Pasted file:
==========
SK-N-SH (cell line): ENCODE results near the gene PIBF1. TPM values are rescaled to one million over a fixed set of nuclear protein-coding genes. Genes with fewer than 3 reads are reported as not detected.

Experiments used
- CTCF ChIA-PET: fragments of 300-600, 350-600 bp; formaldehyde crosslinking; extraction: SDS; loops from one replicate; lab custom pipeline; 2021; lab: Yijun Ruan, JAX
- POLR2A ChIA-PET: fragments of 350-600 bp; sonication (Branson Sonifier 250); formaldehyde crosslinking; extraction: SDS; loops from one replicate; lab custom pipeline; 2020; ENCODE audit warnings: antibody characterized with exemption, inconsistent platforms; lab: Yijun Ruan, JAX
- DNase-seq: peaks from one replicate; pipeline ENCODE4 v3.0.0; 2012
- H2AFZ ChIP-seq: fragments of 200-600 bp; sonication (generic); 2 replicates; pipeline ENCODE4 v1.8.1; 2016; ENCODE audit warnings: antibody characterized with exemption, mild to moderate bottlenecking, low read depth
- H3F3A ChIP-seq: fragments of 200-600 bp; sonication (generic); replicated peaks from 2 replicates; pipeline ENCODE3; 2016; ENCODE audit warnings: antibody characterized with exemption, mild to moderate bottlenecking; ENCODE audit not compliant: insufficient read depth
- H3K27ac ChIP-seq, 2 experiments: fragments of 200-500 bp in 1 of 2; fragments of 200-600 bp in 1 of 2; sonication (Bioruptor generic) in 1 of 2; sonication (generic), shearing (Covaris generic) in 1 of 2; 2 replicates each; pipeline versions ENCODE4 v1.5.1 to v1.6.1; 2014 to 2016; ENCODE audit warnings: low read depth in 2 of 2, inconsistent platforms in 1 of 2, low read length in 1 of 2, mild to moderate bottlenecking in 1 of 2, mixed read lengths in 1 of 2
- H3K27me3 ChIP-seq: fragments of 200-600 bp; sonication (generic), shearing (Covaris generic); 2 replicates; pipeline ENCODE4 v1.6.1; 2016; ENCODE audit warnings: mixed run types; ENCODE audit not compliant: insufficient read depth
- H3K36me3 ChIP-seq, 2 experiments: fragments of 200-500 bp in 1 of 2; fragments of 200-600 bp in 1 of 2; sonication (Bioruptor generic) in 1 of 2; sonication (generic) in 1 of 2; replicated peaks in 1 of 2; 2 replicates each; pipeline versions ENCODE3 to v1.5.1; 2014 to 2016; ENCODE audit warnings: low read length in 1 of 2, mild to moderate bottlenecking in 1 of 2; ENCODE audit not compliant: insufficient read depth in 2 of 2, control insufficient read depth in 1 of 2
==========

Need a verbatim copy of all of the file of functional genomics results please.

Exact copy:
SK-N-SH (cell line): ENCODE results near the gene PIBF1. TPM values are rescaled to one million over a fixed set of nuclear protein-coding genes. Genes with fewer than 3 reads are reported as not detected.

Experiments used
- CTCF ChIA-PET: fragments of 300-600, 350-600 bp; formaldehyde crosslinking; extraction: SDS; loops from one replicate; lab custom pipeline; 2021; lab: Yijun Ruan, JAX
- POLR2A ChIA-PET: fragments of 350-600 bp; sonication (Branson Sonifier 250); formaldehyde crosslinking; extraction: SDS; loops from one replicate; lab custom pipeline; 2020; ENCODE audit warnings: antibody characterized with exemption, inconsistent platforms; lab: Yijun Ruan, JAX
- DNase-seq: peaks from one replicate; pipeline ENCODE4 v3.0.0; 2012
- H2AFZ ChIP-seq: fragments of 200-600 bp; sonication (generic); 2 replicates; pipeline ENCODE4 v1.8.1; 2016; ENCODE audit warnings: antibody characterized with exemption, mild to moderate bottlenecking, low read depth
- H3F3A ChIP-seq: fragments of 200-600 bp; sonication (generic); replicated peaks from 2 replicates; pipeline ENCODE3; 2016; ENCODE audit warnings: antibody characterized with exemption, mild to moderate bottlenecking; ENCODE audit not compliant: insufficient read depth
- H3K27ac ChIP-seq, 2 experiments: fragments of 200-500 bp in 1 of 2; fragments of 200-600 bp in 1 of 2; sonication (Bioruptor generic) in 1 of 2; sonication (generic), shearing (Covaris generic) in 1 of 2; 2 replicates each; pipeline versions ENCODE4 v1.5.1 to v1.6.1; 2014 to 2016; ENCODE audit warnings: low read depth in 2 of 2, inconsistent platforms in 1 of 2, low read length in 1 of 2, mild to moderate bottlenecking in 1 of 2, mixed read lengths in 1 of 2
- H3K27me3 ChIP-seq: fragments of 200-600 bp; sonication (generic), shearing (Covaris generic); 2 replicates; pipeline ENCODE4 v1.6.1; 2016; ENCODE audit warnings: mixed run types; ENCODE audit not compliant: insufficient read depth
- H3K36me3 ChIP-seq, 2 experiments: fragments of 200-500 bp in 1 of 2; fragments of 200-600 bp in 1 of 2; sonication (Bioruptor generic) in 1 of 2; sonication (generic) in 1 of 2; replicated peaks in 1 of 2; 2 replicates each; pipeline versions ENCODE3 to v1.5.1; 2014 to 2016; ENCODE audit warnings: low read length in 1 of 2, mild to moderate bottlenecking in 1 of 2; ENCODE audit not compliant: insufficient read depth in 2 of 2, control insufficient read depth in 1 of 2